Lockheed Martin has announced the rollout of new tactical intelligence, surveillance and reconnaissance (ISR) satellites, based on its LM 400 mid-size bus.
The new satellites are designed to enable tactical warfighters to track moving targets at long ranges, while also allowing them to operate in contested and denied environments on compressed timelines.
According to Lockheed, the satellites fully integrate space ISR with warfighting platforms and weapons of across domains, shortening the find-fix-finish kill chain.
The LM 400-based tactical ISR satellites are expected to offer the following capabilities:
- Interoperability: Leveraging the Open Mission System (OMS) and Universal Command and Control Interface (UCI) to connect with other warfighting platforms and battle management systems from all services.
- Adaptability: Using Lockheed Martin’s SmartSat platform to develop and deploy new mission capabilities on orbit to address evolving threats.
- Power: Supporting payloads up to 14 kilowatts and up to 1,500 kilograms of mass, enabling extended operation of a wide-range of sensor technologies.
- Autonomy, survivability, and combat-readiness: Enabling in-theatre, low-latency sensor tasking, on-orbit processing of mission data, protected communications and direct downlink of situational awareness and targeting information — helping to shorten the sensor-to-shooter timeline against fleeting targets.
“Digital engineering and manufacturing are accelerating our ability to deploy robust, future-focused constellations that feature leading-edge technology for our customers’ missions,” Rick Ambrose, executive vice president of Lockheed Martin Space, said.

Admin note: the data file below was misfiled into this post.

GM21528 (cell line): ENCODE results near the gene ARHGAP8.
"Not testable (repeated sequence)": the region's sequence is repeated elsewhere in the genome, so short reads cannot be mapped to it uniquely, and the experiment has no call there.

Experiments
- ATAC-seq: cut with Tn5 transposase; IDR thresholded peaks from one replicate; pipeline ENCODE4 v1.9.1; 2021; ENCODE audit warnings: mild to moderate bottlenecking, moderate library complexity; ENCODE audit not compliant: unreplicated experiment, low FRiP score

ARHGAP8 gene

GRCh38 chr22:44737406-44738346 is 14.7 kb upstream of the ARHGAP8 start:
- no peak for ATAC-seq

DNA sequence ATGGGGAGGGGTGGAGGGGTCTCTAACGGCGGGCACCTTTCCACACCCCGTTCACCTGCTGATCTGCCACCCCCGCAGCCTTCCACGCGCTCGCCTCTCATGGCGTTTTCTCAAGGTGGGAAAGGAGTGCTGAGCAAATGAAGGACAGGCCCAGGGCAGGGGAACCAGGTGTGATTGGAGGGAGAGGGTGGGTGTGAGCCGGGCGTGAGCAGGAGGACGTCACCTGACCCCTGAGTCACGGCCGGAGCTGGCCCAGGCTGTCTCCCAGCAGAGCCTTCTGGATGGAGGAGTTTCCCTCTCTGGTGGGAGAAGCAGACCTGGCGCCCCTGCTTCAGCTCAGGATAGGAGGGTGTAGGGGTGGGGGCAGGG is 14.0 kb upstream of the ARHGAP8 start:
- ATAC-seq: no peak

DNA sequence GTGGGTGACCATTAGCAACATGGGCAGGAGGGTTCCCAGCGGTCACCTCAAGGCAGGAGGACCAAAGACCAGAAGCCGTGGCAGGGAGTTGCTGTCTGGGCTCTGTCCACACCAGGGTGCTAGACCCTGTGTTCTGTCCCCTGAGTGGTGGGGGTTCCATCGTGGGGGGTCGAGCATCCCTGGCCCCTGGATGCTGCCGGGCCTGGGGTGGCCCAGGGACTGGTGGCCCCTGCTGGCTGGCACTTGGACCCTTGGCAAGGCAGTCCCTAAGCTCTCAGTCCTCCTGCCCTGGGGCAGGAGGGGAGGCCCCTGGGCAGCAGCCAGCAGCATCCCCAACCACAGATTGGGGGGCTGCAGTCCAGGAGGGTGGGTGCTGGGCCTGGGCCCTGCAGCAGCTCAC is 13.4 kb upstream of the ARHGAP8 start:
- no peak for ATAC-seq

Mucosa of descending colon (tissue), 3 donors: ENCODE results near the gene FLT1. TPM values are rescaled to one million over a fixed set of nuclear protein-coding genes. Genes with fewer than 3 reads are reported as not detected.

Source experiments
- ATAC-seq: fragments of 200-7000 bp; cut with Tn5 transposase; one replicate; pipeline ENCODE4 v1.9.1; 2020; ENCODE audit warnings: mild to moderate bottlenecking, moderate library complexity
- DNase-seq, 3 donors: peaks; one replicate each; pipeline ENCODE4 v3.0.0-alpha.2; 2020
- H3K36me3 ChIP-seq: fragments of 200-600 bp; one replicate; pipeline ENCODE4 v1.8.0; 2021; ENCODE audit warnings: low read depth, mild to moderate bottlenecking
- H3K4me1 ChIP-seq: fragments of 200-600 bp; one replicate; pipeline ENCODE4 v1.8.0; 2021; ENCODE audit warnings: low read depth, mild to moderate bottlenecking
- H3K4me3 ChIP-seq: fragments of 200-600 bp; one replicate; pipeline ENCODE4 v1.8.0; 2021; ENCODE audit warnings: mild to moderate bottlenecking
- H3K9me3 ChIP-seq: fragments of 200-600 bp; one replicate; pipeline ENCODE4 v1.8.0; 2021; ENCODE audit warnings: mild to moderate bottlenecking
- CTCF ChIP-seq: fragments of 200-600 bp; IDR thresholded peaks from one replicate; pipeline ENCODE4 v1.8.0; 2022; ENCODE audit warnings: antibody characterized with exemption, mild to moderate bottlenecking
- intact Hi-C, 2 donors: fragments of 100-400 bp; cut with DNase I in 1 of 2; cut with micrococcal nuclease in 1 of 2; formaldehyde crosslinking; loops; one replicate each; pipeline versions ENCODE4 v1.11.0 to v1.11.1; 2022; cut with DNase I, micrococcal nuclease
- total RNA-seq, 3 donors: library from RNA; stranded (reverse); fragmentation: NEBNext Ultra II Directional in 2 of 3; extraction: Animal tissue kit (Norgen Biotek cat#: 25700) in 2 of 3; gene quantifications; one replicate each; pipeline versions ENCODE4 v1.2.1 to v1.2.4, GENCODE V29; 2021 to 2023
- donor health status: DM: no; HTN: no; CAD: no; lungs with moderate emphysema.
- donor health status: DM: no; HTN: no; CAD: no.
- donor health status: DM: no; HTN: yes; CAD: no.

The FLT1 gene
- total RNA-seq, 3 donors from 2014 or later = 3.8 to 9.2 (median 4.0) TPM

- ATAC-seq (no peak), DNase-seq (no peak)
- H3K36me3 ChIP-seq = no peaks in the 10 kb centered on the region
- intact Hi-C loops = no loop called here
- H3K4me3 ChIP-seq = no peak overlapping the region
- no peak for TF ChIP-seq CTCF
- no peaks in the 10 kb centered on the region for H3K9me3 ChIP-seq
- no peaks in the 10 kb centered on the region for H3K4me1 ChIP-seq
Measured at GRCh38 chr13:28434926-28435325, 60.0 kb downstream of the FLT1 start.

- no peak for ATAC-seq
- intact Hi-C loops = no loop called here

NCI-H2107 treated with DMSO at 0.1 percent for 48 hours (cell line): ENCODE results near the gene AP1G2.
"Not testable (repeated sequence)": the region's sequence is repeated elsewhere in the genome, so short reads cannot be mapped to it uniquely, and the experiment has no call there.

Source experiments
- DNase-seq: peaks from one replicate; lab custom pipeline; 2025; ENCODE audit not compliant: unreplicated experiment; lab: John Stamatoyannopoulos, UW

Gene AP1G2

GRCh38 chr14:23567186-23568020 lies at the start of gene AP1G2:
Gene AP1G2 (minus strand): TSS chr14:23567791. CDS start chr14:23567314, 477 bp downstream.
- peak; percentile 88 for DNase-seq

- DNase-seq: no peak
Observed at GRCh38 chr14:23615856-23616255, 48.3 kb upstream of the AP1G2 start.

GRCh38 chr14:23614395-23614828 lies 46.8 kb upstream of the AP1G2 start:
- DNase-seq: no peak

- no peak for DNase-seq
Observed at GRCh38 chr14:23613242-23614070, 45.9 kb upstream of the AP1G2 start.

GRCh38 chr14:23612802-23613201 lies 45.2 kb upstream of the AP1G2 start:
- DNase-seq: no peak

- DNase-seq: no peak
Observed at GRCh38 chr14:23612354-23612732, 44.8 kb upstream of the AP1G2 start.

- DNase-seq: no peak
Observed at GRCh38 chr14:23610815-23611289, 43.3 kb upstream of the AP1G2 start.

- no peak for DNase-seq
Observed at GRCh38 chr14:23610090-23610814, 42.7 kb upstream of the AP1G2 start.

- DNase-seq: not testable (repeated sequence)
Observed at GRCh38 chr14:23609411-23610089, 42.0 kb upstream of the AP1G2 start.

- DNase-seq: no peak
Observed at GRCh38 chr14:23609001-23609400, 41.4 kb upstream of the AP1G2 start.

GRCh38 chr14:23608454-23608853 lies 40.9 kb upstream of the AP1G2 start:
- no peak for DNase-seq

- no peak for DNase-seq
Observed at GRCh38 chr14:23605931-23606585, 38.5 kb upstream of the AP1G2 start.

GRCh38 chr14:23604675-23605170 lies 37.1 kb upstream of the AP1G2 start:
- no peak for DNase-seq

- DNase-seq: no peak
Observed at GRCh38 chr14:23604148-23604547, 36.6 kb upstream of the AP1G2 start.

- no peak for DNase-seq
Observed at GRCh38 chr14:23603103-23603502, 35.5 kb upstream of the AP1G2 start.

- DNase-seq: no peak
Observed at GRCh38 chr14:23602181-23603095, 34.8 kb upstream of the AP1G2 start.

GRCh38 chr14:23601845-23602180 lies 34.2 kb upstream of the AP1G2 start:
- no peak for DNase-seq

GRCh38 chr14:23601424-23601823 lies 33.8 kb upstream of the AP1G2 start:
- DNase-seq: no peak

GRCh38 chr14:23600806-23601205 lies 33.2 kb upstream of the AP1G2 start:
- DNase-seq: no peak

“Our LM 400 is a highly adaptable, mid-sized satellite and yet can be produced at scale in a rapid and cost-effective manner."
Lockheed Martin also revealed plans to develop and build 10 space vehicles over the next two years for the Space Development Agency’s (SDA) Transport Layer Tranche 0, in a bid to bolster connectivity between ISR and warfighters.
News Editor – Defence and Cyber, Momentum Media
Prior to joining the defence and aerospace team in 2020, Charbel was news editor of The Adviser and Mortgage Business, where he covered developments in the banking and financial services sector for three years. Charbel has a keen interest in geopolitics and international relations, graduating from the University of Notre Dame with a double major in politics and journalism. Charbel has also completed internships with The Australian Department of Communications and the Arts and public relations agency Fifty Acres.
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